Corn futures prices fell almost 2% on Friday last week to reach $3.85 per bushel, the first time the grain has been below $4 per bushel for almost four years. Corn prices have fallen almost 30% since late April on expectations of favourable prospects for global corn supplies. The latest decline in prices was caused by reports of almost perfect growing conditions in the US corn belt (at 75% good-excellent it is the 5th highest rating for the past 25 years) and a higher than expected forecast from the USDA for US and global corn stocks.
According to the latest forecast from Macquarie the rout may be near an end. According to the bank, plugging historic pricing levels to stocks-to-use figures suggests that corn should be heading for about $2 a bushel. However, higher costs in recent years mean factors like increased US land values and Brazil’s transportation charges also need to be taken account of. Based on data since 1990 when the stocks-to-use ratio falls below 10% prices tend to trade 20-100% above the cost of production. Meanwhile when the stocks to use ratio is at 10-15%, prices trade, at best, with a 20% premium to production costs.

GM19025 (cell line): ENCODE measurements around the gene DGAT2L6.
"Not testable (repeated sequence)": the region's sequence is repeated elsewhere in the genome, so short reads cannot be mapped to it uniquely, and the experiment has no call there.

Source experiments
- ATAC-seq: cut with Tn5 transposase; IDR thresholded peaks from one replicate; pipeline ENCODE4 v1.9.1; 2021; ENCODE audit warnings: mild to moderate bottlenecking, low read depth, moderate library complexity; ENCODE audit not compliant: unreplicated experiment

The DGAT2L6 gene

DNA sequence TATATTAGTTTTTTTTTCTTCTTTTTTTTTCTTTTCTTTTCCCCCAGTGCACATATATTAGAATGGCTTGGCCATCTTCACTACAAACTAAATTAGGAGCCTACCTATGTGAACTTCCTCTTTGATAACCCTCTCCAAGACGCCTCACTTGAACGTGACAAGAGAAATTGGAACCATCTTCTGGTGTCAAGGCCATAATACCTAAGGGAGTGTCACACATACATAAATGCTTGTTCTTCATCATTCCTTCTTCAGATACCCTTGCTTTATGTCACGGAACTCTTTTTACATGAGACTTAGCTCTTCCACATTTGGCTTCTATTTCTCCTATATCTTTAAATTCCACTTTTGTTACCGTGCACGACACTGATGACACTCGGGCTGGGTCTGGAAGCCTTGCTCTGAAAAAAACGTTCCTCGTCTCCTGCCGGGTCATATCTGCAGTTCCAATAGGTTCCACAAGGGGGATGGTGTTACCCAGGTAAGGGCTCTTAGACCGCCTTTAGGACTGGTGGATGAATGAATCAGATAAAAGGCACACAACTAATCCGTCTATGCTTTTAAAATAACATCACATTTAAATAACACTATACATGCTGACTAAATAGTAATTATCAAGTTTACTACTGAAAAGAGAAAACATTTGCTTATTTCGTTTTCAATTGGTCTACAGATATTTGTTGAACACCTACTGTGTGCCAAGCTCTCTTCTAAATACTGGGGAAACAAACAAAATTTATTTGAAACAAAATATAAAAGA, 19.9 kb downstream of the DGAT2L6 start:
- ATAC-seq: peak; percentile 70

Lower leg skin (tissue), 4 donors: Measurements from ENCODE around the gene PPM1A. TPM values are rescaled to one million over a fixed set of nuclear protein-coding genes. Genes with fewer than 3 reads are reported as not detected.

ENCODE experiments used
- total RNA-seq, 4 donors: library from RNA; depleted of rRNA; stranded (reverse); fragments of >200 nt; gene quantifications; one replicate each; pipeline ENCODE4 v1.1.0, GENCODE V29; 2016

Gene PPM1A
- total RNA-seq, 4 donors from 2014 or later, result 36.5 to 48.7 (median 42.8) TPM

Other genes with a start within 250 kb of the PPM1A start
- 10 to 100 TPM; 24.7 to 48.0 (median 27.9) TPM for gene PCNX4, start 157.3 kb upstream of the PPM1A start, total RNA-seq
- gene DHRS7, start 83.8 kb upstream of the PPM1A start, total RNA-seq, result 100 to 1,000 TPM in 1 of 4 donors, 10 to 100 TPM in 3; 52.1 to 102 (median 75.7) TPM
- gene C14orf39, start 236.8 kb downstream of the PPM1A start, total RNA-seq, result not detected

The current situation meanwhile, with stocks-to-use over 15%, implies prices can stay at the cost of production, but with a potential fall of 20% below, Agrimoney reports. With Macquarie estimating the cost of production at $4.12 per bushel, “we forecast the cash price in Illinois should trade about $3.75 a bushel”, according to Macquarie analyst Chris Gadd. “In reality there is maybe not that much more downside from here.”
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